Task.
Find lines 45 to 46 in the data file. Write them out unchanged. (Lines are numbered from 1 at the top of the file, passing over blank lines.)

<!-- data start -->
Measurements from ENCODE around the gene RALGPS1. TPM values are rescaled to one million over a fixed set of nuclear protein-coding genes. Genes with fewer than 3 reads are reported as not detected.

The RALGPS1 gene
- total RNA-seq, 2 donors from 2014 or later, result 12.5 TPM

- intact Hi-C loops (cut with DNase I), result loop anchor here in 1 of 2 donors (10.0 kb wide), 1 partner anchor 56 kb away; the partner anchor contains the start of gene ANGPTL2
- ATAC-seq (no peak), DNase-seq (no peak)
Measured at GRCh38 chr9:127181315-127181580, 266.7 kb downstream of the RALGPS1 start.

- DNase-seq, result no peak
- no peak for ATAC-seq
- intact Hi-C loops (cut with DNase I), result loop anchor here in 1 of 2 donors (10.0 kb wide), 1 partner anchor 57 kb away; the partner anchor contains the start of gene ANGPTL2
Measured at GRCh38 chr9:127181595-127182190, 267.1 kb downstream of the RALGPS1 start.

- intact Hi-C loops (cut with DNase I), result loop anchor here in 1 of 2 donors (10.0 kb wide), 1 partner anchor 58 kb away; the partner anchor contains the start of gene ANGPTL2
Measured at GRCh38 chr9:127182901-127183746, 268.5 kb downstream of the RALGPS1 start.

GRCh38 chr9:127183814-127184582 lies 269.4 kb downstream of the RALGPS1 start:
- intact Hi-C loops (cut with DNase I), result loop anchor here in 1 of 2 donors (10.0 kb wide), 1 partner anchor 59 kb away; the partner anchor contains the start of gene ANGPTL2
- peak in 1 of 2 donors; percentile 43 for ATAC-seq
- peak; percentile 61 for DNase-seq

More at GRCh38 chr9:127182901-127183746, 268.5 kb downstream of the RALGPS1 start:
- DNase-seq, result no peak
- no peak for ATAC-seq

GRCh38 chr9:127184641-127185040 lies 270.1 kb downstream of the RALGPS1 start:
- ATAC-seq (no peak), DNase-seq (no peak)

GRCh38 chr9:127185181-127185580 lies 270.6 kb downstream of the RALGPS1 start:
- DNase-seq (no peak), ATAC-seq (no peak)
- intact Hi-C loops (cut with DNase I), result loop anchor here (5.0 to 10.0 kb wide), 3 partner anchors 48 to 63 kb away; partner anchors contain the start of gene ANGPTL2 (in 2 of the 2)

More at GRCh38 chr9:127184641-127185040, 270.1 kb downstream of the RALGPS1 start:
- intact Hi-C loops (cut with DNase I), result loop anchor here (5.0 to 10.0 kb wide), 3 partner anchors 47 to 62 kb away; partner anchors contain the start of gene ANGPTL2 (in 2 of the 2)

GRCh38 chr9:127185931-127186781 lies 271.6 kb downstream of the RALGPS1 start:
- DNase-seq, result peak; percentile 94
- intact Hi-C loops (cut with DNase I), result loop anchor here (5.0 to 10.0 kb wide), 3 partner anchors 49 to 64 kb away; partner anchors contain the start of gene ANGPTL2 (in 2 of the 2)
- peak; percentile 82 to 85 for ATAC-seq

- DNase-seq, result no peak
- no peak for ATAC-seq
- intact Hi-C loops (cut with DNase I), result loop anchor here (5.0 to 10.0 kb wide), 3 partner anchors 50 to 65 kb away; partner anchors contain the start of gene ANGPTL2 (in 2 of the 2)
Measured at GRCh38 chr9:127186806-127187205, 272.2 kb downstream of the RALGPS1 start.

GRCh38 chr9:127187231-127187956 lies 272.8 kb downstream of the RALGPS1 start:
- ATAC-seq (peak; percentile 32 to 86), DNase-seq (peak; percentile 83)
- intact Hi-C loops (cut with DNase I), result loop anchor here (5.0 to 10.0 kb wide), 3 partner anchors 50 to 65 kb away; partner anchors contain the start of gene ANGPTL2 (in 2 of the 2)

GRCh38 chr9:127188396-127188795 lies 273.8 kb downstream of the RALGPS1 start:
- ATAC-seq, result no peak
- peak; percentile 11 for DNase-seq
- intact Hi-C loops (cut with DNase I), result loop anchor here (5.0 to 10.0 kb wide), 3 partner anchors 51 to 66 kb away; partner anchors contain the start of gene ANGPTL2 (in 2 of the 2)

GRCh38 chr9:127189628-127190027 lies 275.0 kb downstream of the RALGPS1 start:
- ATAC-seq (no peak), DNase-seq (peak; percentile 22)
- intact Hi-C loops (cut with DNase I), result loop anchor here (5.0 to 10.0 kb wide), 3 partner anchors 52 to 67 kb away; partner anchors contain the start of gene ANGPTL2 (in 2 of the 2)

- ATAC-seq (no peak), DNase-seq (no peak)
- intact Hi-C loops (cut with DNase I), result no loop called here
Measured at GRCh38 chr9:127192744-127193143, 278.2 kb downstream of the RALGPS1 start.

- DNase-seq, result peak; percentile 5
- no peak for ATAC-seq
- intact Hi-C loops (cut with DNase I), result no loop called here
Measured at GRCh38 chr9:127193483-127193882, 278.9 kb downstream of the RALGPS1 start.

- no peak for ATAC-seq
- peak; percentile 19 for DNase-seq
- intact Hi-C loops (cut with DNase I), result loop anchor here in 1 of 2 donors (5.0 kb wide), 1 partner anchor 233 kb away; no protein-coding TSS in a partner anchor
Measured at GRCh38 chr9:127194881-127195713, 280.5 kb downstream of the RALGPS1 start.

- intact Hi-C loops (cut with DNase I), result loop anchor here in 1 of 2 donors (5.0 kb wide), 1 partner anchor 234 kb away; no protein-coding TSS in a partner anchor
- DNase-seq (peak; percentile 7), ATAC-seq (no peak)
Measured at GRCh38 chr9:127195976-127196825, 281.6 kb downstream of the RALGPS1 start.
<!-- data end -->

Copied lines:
- ATAC-seq (no peak), DNase-seq (no peak)
- intact Hi-C loops (cut with DNase I), result no loop called here